Wednesday, February 8, 2017

Martyred Queen

Today is the 430th anniversary of the judicial murder of Mary Stewart, Queen of Scots, at Fotheringhay, England in 1587. (History, however, as it is occasionally wont to do, gave Mary the last laugh - albeit post-mortem - when her son James VI King of Scots, succeeded Elizabeth on the English throne, and the Stewart dynasty - through their descent from Margaret Tudor and, through her, back to England's Edward IV - replaced the barren Tudor line of England's 16th-century Stalin, Henry VIII.) 

I must have been about 15 when I read my first biography of Mary, Queen of Scots. I especially remember a historical novel about her that particularly mesmerized me in the summer of 1963. I was a nerdy kid who loved history. Each September, when school resumed and we got our new textbooks, I rushed to read through the entire history book as quickly as possible, so eager was I to learn, so in love was I with other times and other places. And few foreign times and places were more exotic than Reformation-era England and Scotland (while simultaneously seeming so pertinent, thanks to the persistence of its religious divisions).

Mary was born at Linlithgow Castle on December 8, 1542, the only surviving child of James V, King of Scots, and his French Queen, Marie de Guise. James's Scottish army had just recently been defeated by the superior forces of James' English uncle, Henry VIII, at the battle of Solway Moss. Ill with fever, the defeated king died six days after his daughter's birth, making Mary Scotland's new Queen. Depressed to hear he had a daughter instead of a son, he is supposed to have said that the Stewart dynasty "came with a lass and will go with a lass." He was wrong, however. His and his daughter's descendants have continued to reign over both Scotland and England since 1603. 

Having a common enemy in England, both France and Scotland had been traditional allies ("the auld alliance"). So at the age of five, Mary was sent by her French mother to the French court of Henry II to be betrothed to his son Francis, whom she married in 1558. A year later, Francis became King of France, but the young king himself died in late 1560, leaving Mary a childless widow. When she returned to Scotland in August 1561, she was not only returning to a kingdom she barely knew but one which had - in her absence - embraced the Protestant Reformation. She was thus a Catholic Queen in a predominantly Protestant country, with all the problems that inevitably produced. (The religious leader of the Scottish Reformation was the infamous John Knox - among other things, the author of The First Blast of the Trumpet Against the Monstrous Regiment of Women a polemic he published in 1558 attacking female monarchs, claiming their rule to be contrary to the Bible.)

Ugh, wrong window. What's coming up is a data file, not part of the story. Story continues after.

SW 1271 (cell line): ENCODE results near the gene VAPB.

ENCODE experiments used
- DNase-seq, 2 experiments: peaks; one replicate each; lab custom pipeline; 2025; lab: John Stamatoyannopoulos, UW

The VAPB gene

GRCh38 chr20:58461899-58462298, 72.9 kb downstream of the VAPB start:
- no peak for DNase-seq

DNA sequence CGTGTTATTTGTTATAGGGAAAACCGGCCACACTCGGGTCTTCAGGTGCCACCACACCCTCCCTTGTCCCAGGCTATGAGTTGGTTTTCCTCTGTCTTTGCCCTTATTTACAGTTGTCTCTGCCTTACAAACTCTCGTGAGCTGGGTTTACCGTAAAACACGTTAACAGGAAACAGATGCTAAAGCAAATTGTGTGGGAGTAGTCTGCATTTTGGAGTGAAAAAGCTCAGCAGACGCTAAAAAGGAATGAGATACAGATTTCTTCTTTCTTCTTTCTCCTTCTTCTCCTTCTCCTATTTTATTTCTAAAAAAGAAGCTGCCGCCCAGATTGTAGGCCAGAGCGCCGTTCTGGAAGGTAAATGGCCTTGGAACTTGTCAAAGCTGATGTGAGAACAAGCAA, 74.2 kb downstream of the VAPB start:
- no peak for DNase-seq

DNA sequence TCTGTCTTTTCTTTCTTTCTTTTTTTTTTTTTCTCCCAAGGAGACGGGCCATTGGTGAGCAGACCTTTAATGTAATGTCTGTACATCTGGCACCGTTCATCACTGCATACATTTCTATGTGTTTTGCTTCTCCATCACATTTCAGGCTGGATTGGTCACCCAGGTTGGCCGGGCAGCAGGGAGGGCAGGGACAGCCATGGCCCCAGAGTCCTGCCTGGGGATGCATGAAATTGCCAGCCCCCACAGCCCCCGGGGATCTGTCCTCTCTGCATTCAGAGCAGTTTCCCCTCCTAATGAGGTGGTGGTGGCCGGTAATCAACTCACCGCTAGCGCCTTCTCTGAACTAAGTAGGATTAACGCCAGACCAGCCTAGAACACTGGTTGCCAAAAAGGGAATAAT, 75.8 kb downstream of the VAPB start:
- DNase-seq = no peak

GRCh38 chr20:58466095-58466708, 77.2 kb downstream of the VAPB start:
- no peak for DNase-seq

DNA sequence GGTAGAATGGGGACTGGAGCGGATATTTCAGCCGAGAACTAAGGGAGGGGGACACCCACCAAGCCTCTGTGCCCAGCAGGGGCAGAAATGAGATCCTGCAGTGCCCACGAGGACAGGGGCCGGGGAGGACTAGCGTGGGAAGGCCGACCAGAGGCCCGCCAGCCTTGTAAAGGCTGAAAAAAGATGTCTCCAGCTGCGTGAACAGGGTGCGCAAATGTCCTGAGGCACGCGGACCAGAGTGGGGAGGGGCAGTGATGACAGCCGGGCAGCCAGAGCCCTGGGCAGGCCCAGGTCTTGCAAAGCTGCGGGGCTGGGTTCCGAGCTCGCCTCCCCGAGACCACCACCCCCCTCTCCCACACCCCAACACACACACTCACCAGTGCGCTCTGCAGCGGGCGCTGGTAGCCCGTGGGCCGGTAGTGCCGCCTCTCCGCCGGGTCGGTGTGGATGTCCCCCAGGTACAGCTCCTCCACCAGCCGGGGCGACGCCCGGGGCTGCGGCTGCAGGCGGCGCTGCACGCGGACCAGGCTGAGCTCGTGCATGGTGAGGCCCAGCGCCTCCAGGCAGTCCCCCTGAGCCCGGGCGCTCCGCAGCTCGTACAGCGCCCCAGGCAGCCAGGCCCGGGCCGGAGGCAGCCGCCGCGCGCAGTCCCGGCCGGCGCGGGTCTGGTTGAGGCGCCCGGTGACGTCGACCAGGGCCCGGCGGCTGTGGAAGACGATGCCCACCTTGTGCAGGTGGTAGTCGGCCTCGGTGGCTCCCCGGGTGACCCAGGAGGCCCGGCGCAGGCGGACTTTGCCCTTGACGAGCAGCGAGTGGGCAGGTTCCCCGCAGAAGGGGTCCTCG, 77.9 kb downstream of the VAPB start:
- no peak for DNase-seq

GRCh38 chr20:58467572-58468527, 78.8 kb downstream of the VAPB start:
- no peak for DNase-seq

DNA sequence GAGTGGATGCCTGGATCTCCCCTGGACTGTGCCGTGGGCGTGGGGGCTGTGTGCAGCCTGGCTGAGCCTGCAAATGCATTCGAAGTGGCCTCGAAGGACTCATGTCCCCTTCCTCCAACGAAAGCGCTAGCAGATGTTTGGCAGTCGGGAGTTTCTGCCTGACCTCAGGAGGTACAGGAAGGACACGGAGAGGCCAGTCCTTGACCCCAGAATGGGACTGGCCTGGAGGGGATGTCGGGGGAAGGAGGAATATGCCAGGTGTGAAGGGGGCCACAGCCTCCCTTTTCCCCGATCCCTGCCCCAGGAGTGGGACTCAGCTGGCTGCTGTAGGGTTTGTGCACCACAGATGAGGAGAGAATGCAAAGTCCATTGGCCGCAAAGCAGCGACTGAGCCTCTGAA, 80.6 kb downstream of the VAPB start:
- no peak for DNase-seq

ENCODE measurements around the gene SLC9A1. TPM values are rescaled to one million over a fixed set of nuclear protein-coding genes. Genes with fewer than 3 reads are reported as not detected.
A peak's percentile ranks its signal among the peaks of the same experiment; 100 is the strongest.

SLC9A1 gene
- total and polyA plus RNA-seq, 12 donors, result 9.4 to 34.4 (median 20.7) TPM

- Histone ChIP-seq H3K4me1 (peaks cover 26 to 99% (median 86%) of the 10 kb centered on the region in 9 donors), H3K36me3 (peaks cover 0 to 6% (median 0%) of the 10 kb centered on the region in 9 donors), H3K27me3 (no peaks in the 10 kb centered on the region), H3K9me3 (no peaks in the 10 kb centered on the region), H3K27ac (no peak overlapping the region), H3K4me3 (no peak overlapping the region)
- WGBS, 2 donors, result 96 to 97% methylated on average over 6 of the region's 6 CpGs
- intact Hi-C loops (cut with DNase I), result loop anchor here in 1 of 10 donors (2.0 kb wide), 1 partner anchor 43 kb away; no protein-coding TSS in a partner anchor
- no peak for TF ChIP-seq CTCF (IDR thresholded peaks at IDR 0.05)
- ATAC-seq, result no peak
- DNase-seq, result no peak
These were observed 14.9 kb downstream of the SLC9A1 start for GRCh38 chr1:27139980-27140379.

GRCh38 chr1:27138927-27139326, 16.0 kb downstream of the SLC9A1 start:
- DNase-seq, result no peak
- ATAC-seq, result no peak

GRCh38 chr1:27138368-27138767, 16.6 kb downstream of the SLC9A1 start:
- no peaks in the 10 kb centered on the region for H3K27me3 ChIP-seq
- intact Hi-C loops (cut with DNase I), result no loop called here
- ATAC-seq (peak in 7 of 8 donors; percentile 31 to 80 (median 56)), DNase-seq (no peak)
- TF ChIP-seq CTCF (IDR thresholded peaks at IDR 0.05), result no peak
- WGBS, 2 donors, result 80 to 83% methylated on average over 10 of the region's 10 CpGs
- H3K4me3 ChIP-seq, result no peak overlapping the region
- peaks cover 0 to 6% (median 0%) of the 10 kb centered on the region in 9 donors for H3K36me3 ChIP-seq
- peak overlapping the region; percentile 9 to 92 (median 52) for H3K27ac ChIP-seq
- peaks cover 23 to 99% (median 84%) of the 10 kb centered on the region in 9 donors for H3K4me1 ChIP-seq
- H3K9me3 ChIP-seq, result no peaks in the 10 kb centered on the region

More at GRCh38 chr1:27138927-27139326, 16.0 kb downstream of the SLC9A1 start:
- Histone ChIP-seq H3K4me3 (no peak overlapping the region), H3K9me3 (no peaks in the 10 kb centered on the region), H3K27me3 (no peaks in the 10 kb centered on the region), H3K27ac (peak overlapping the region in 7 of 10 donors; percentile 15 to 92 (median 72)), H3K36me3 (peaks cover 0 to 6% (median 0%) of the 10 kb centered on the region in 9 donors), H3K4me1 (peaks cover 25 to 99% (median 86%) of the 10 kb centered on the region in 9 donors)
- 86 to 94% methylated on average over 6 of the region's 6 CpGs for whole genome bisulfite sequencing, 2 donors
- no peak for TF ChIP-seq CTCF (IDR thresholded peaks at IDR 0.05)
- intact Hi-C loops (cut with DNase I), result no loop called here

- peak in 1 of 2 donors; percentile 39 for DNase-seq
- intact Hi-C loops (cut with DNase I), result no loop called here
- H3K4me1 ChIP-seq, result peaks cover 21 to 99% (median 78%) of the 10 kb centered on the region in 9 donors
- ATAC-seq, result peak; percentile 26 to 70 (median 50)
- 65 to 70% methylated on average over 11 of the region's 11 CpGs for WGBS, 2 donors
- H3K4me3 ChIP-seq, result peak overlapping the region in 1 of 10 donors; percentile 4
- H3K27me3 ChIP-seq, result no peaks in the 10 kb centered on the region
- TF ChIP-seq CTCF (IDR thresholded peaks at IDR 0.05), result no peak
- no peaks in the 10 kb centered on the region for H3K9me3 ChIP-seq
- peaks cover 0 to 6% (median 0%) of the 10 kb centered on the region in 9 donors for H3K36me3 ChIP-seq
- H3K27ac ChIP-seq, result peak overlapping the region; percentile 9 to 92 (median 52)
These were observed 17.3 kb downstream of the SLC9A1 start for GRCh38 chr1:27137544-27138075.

Through her grandmother, Margaret Tudor, Mary was the heiress presumptive to the even more desirable English throne, then occupied by Elizabeth I. She was thus - in the eyes of Catholic Europe - already England's rightful Queen. This unresolved tension between the two queens would lead to Mary's eventual execution by Elizabeth. 

Her second marriage - to the Catholic Henry Lord Darnley (also descended from Margaret Tudor) - was intended to bolster her claim to the English crown. It quickly proved to be a disastrously unhappy marriage, but at least it produced a son and heir, the future James VI and I. But Darnley's jealous collusion in the murder of Mary's Italian secretary David Rizzio, followed by Darnley's own suspicious death in the early morning hours of February 10, 1567, and Mary's rapid re-marriage to a Protestant Scottish Lord, James Hepburn , Earl of Bothwell, proved her undoing. She was soon forced to abdicate. A year later, she fled to England, where Elizabeth kept her confined for 19 years until her eventual execution. Had she lived another year and had the Spanish Armada succeeded in toppling Elizabeth, Mary would presumably have become England's Catholic Queen, although by then the association of Catholicism with Spain's imperial ambitions had disastrously weakened Catholicism's once strong position among the people of England.

The religious dimension of the conflict between Mary and Elizabeth enabled my adolescent imagination to think of Mary as a kind of martyr, a title which - barring an official designation by the Holy See - she of course cannot actually claim, except maybe metaphorically. In fact, it was her political threat to Elizabeth's crown that got her killed; but in the 16th century religion and politics were inextricably intertwined, and Mary's Catholicism was what made her so threatening as Elizabeth's heir. 

Some 45 years earlier, in 1541, Henry VIII had executed Lady Margaret Pole, a distantly related, Yorkist-Plantagenet (i.e., pre-Tudor) claimant to the crown, who was also a Catholic (and the mother of a future Cardinal and the last Catholic Archbishop of Canterbury under Mary Tudor). When her son heard of her death, he announced he was now the son of a martyr. In 1886, Pope Leo XIII apparently agreed and beatified her as an English martyr. But surely the political and the religious were as inextricably intertwined in her case as in Mary's. Margaret may have been more pious, but their "martyrdom" was analogous.

But Mary was also - and remains to this day - a much more enticingly romantic figure than Margaret Pole. England's Elizabeth I was a much more successful queen than Mary mainly because she consistently put the requirements of her public position above her private emotions, whereas Mary's disastrous second and third marriages were disproportionately affairs of the heart. That is what made her such a tragic figure - as even a 15-year old could comprehend. That is also what makes her story so perennially intriguing.

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